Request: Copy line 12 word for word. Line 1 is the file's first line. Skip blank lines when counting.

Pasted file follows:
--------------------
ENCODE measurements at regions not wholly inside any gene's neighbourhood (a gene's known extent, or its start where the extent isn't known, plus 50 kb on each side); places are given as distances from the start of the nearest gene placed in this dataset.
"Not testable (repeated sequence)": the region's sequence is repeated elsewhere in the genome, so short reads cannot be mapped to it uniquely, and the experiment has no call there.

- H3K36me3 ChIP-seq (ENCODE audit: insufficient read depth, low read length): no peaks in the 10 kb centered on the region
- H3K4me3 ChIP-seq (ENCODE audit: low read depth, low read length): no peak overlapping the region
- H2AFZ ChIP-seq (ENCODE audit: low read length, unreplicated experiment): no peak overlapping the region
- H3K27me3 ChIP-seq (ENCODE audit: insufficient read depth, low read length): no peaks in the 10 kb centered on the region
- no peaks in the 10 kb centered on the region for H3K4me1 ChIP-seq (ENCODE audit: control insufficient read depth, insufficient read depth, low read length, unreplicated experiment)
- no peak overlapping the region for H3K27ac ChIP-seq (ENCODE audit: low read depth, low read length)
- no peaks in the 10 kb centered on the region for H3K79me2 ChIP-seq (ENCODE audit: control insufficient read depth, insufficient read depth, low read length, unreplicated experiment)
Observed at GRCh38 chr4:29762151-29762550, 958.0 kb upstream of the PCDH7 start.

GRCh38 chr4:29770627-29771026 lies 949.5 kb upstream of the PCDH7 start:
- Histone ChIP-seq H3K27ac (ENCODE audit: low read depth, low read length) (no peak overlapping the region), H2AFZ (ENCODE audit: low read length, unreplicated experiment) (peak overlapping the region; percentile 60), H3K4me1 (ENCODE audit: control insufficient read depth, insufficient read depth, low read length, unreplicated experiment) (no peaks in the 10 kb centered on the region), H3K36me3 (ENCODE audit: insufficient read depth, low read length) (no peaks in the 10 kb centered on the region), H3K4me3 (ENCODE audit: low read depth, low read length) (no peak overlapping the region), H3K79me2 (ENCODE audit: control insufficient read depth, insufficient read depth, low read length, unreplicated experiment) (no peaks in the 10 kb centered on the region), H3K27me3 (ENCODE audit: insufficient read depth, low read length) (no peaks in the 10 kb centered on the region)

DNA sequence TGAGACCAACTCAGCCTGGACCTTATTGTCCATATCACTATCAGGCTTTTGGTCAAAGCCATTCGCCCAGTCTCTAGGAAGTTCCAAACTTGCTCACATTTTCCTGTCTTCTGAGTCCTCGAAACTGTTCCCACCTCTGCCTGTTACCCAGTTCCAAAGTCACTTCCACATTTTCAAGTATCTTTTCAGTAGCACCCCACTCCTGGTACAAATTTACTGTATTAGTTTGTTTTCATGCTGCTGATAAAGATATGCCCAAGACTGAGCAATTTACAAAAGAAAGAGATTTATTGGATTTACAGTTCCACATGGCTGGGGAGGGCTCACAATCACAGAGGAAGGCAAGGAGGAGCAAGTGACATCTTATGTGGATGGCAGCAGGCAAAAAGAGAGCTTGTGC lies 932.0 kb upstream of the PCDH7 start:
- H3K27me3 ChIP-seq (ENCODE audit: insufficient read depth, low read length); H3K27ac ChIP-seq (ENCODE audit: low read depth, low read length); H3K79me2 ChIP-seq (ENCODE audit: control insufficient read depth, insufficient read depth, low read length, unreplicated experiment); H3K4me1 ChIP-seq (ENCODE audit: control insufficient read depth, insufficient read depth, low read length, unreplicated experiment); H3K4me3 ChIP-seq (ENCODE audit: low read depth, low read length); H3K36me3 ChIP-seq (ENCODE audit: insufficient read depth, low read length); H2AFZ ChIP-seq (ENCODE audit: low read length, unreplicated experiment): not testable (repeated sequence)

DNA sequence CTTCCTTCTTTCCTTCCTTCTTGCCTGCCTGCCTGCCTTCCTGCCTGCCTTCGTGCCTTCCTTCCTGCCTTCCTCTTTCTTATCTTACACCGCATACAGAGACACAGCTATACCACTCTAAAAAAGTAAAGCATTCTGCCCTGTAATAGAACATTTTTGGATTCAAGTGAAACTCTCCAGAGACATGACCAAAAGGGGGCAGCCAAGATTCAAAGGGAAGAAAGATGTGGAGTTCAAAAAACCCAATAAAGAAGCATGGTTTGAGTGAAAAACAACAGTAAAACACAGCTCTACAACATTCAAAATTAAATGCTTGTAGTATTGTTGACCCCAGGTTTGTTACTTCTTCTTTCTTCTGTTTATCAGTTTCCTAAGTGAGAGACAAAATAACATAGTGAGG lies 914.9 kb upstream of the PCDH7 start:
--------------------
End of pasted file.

- Histone ChIP-seq H3K27ac (ENCODE audit: low read depth, low read length) (no peak overlapping the region), H2AFZ (ENCODE audit: low read length, unreplicated experiment) (peak overlapping the region; percentile 60), H3K4me1 (ENCODE audit: control insufficient read depth, insufficient read depth, low read length, unreplicated experiment) (no peaks in the 10 kb centered on the region), H3K36me3 (ENCODE audit: insufficient read depth, low read length) (no peaks in the 10 kb centered on the region), H3K4me3 (ENCODE audit: low read depth, low read length) (no peak overlapping the region), H3K79me2 (ENCODE audit: control insufficient read depth, insufficient read depth, low read length, unreplicated experiment) (no peaks in the 10 kb centered on the region), H3K27me3 (ENCODE audit: insufficient read depth, low read length) (no peaks in the 10 kb centered on the region)